Guidelines for the Final Report
Due Date: Last Day of Classes
Page Limits: n <= 25
(from the graduate Machine Learning course Nathalie Japkowicz taught at Dalhousie
Here is a set of guidelines which, I hope, will assist you in the
writing of your final project report. As a general rule, your report
should be understandable by anyone with a reasonable understanding of
machine learning but who doesn't know the particular approaches or the data
that you used. As well, as you write, you should try to imagine that
you are conversing with a very interactive reader (who doesn't know
anything about your project but who wants to find out everything!).
Try to be this reader and to guess all the questions s/he would ask
you and all the challenges s/he would have for you. Then incorporate
your answers to these questions and challenges in your report so that,
hopefully, you will have pre-empted many of your (real) readers' questions.
In addition to the introduction and conclusion (which can be thought of
as summaries of your study directed at a general audience, but with more
emphasis on your motivations in the case of the introduction and more
emphasis on your results and their implications in the case of the
conclusion), your report should contain:
- A statement of the problem you are studying.
- A review of the related literature on the topic and a discussion of
where your study fits in this previous literature.
- A description of the method you have designed or of the methods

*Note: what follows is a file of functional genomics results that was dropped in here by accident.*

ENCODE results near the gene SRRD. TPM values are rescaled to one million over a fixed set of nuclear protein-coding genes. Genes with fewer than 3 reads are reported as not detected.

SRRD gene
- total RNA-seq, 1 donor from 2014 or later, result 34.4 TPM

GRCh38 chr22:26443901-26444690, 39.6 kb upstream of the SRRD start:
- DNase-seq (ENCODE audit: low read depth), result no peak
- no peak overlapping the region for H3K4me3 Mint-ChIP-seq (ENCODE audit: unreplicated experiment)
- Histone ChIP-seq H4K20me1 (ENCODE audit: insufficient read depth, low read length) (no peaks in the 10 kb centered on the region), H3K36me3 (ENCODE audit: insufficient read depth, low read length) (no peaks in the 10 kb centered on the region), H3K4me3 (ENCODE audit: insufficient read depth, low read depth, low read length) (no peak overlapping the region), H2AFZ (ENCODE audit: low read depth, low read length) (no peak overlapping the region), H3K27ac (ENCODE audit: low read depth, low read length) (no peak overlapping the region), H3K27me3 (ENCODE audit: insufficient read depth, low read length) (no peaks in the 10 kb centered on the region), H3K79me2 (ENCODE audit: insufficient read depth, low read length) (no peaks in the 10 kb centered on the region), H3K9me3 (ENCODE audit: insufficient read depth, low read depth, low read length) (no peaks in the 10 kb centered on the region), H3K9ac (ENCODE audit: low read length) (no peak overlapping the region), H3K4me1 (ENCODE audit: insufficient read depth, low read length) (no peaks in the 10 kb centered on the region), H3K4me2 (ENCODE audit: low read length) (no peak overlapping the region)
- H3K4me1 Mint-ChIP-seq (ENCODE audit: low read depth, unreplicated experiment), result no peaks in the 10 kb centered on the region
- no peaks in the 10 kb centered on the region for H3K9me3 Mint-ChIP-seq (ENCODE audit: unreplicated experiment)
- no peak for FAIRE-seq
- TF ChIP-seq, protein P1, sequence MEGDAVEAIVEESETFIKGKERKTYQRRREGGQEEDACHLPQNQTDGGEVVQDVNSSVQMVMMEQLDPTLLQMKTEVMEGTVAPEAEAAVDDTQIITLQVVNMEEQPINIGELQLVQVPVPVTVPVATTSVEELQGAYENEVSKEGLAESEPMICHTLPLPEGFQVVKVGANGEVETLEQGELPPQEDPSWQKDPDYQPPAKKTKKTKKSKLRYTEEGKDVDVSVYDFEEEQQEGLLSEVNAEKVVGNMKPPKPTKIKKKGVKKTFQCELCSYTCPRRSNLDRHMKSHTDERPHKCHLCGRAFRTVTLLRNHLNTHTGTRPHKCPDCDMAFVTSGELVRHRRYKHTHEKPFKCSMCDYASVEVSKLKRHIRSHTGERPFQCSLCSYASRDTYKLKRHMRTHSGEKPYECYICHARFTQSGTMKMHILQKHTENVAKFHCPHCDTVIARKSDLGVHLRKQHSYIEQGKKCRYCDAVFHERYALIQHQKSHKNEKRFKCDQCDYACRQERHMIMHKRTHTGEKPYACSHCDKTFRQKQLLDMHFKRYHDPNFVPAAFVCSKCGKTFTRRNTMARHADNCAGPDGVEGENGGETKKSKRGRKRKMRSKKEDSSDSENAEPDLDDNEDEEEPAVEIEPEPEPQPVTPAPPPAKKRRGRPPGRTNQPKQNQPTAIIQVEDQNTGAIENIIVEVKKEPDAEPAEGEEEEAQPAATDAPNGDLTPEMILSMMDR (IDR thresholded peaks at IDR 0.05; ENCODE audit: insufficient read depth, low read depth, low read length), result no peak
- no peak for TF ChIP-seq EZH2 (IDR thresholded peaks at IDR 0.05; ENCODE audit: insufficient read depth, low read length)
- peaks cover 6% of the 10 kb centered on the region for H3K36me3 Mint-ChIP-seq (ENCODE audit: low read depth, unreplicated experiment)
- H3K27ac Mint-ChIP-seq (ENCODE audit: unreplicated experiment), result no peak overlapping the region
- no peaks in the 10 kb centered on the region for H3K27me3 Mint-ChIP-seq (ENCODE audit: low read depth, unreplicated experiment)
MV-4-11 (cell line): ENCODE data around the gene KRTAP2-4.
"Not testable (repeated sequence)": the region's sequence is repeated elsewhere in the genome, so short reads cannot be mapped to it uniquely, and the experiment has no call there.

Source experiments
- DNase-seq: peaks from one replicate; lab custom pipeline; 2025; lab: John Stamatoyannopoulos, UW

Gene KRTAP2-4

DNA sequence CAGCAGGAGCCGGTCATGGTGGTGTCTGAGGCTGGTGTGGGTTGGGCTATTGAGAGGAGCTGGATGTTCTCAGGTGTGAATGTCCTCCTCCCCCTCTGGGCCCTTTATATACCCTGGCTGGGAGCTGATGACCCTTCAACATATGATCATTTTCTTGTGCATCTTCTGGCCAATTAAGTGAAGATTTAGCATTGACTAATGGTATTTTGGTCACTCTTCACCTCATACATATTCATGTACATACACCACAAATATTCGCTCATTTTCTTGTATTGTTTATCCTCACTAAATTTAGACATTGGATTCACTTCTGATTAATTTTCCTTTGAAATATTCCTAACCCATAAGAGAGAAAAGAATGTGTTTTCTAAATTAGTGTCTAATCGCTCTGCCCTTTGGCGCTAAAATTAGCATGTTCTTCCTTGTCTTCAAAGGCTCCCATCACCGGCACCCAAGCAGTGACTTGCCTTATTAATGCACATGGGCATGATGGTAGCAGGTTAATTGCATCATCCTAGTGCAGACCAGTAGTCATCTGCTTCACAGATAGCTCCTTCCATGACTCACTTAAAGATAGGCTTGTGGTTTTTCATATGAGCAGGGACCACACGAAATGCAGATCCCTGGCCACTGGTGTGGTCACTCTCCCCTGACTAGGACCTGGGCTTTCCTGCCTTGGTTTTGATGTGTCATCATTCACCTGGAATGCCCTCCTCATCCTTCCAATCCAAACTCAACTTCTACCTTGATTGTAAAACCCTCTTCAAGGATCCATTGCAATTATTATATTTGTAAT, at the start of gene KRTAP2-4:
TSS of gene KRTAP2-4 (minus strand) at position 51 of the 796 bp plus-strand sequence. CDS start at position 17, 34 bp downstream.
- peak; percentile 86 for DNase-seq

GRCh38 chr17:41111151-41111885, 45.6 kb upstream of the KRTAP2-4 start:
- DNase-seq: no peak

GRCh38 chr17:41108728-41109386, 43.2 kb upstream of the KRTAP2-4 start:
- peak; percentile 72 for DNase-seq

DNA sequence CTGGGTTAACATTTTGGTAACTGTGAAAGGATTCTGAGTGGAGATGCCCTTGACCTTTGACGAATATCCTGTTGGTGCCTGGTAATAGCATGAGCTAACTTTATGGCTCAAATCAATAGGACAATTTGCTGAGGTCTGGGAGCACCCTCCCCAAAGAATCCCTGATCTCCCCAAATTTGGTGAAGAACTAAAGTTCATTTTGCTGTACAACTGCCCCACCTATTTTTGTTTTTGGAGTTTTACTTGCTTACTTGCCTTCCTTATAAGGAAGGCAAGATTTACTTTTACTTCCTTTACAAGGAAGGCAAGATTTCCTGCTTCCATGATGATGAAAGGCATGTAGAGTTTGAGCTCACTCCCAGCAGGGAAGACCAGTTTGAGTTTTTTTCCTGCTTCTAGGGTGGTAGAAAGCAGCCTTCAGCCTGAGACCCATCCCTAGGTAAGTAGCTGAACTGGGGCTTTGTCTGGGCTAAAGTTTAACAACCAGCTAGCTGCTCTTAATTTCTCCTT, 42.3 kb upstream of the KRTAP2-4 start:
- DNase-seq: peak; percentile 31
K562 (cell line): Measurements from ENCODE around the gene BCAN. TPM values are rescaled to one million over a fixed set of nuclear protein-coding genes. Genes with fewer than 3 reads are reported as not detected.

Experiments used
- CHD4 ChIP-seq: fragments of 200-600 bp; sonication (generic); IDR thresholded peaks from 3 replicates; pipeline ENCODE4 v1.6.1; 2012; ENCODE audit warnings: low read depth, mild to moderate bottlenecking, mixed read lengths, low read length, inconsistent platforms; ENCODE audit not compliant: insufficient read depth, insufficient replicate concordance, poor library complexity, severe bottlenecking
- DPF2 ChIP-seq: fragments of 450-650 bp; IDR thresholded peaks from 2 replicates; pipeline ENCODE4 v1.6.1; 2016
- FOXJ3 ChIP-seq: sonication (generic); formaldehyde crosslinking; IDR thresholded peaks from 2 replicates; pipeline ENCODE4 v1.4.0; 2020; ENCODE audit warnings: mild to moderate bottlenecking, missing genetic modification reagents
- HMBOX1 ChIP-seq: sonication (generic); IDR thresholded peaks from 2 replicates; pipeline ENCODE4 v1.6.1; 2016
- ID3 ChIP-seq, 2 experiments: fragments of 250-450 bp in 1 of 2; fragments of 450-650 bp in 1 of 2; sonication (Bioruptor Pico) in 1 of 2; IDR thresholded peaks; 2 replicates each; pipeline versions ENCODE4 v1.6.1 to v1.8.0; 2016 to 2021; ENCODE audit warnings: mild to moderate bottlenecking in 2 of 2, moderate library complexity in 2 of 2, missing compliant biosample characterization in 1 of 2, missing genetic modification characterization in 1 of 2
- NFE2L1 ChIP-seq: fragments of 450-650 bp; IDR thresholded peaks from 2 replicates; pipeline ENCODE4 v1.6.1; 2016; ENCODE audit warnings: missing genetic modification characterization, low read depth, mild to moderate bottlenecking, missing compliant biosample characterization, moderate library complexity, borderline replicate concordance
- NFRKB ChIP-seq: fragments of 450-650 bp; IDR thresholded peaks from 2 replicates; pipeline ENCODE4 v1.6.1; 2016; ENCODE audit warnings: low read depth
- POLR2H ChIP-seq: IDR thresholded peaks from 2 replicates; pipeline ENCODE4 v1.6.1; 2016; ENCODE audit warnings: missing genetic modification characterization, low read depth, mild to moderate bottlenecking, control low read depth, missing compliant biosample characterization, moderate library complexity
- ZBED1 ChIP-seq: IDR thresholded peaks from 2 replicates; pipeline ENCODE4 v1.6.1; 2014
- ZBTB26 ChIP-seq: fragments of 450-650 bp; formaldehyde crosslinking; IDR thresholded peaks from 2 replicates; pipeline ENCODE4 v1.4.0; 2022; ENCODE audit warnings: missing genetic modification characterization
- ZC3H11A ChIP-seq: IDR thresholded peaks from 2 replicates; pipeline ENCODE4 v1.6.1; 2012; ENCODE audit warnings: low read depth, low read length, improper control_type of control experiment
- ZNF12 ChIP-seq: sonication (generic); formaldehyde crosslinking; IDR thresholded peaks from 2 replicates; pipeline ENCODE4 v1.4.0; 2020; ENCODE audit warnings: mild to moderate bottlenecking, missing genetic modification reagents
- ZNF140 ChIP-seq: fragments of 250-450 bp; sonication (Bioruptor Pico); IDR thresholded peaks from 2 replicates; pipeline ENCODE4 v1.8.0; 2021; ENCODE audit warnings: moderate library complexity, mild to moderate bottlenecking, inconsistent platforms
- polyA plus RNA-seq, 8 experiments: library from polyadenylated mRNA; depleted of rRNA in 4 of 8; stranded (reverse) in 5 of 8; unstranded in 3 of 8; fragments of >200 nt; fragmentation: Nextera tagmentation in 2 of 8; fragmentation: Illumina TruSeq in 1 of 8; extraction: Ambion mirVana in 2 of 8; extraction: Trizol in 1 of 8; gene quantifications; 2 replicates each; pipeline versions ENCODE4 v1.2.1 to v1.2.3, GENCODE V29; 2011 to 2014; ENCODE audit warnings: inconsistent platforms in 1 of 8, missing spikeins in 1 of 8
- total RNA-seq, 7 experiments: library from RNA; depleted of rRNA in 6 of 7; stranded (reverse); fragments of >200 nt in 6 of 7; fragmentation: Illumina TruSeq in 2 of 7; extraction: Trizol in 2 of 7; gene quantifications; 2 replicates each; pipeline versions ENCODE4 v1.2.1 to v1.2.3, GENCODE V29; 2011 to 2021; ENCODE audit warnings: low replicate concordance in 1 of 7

you are comparing. Assume that the reader does not know how the systems
you have designed and/or used work.
- A description of the data to which you applied your research
(this description should include: number of features, values these features
can take, size of the data set, size of the training and testing sets, etc.)
- A description of the methodology you used to set the various learning
parameters of the systems you tested and a discussion of the optimal
settings you found. This is particularly relevant in the context of
Neural Networks, for example where the Number of Hidden Units,
Learning rates, Momentum, Number of RBF's etc. have to be chosen by the user.
The idea here is that your results should be reproduceable by anyone reading
- A description of your testing methodology (e.g., 10-fold cross-validation)
and a discussion of why this testing methodology is appropriate.
- A description of your results. Think of the format that would best
illustrate the points you are trying to make. Should you list your results in
a table? represent them with a graph? what sort of graph? what results are
necessary to report?
- A discussion of your results. i.e., a section that explains why, in your
opinion, the results you reported were obtained: why the learners you
considered were successful or why they failed. If you want, you can also
discuss what you think would happen under conditions different from those
you specifically tested.
- A discussion of the relevance of your results: what have you achieved
with your study? How do your results support the claims you have made
in the earlier parts of your report?
- A section discussing future work. There, you should try to identify sets
of experiments that would be interesting to run and to discuss why
they would be interesting (i.e., what are the issues that such experiments